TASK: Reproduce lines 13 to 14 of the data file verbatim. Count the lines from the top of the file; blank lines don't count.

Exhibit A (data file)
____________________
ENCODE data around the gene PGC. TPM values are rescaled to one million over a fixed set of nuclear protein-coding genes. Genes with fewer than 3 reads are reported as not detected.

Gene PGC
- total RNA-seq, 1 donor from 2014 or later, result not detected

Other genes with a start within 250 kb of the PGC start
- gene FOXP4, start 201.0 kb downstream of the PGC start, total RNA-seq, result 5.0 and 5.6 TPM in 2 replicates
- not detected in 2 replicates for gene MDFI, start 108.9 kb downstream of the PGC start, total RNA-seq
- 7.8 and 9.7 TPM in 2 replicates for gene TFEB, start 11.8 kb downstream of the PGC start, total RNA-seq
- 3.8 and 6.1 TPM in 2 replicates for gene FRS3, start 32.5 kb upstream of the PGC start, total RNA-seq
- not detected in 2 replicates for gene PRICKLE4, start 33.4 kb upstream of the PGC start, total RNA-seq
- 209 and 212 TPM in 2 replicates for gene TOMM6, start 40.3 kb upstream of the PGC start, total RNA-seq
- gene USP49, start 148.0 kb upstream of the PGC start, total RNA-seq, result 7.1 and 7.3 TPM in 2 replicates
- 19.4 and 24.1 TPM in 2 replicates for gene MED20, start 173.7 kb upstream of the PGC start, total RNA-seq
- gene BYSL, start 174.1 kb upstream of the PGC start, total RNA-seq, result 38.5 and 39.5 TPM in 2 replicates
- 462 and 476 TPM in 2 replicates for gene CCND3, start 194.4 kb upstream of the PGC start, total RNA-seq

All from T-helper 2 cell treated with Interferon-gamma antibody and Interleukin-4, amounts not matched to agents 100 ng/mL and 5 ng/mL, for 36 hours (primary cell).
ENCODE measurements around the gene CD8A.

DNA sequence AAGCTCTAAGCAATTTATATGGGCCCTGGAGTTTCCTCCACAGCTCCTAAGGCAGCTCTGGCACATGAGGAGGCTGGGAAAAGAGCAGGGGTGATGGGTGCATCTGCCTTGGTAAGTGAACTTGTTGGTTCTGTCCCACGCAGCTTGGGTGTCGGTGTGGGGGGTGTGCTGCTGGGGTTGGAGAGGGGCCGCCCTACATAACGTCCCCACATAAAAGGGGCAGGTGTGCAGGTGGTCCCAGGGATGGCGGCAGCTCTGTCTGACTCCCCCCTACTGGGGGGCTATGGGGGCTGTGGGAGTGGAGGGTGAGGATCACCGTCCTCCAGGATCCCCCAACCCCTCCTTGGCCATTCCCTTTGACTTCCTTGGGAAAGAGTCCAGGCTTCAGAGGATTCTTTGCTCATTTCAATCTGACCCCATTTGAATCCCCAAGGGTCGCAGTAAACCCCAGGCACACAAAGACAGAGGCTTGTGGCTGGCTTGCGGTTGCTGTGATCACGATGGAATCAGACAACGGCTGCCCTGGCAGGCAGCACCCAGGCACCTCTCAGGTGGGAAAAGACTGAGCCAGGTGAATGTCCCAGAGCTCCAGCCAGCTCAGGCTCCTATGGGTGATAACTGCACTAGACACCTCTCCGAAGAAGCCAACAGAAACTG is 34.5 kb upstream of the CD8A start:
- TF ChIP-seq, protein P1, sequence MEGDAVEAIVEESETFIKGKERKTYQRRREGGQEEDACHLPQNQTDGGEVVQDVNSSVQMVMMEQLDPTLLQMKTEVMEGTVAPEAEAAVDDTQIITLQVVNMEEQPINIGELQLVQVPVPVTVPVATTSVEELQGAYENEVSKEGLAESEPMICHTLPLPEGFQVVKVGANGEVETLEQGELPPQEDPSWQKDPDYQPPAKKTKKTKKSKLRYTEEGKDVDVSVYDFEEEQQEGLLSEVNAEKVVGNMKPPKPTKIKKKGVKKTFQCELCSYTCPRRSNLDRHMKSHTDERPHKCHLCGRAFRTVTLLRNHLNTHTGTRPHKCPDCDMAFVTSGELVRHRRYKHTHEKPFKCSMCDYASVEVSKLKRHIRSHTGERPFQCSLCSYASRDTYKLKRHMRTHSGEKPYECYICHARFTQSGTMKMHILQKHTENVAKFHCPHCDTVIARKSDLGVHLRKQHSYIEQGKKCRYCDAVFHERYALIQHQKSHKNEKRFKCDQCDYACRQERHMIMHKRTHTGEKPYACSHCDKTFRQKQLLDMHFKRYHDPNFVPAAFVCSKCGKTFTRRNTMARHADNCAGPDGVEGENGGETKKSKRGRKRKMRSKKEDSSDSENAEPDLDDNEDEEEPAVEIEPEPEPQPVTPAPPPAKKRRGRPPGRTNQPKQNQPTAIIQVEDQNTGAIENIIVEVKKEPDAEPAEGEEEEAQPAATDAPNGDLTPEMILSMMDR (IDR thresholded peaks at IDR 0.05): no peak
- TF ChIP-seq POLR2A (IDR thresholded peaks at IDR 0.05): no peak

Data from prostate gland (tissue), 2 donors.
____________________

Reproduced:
- gene BYSL, start 174.1 kb upstream of the PGC start, total RNA-seq, result 38.5 and 39.5 TPM in 2 replicates
- 462 and 476 TPM in 2 replicates for gene CCND3, start 194.4 kb upstream of the PGC start, total RNA-seq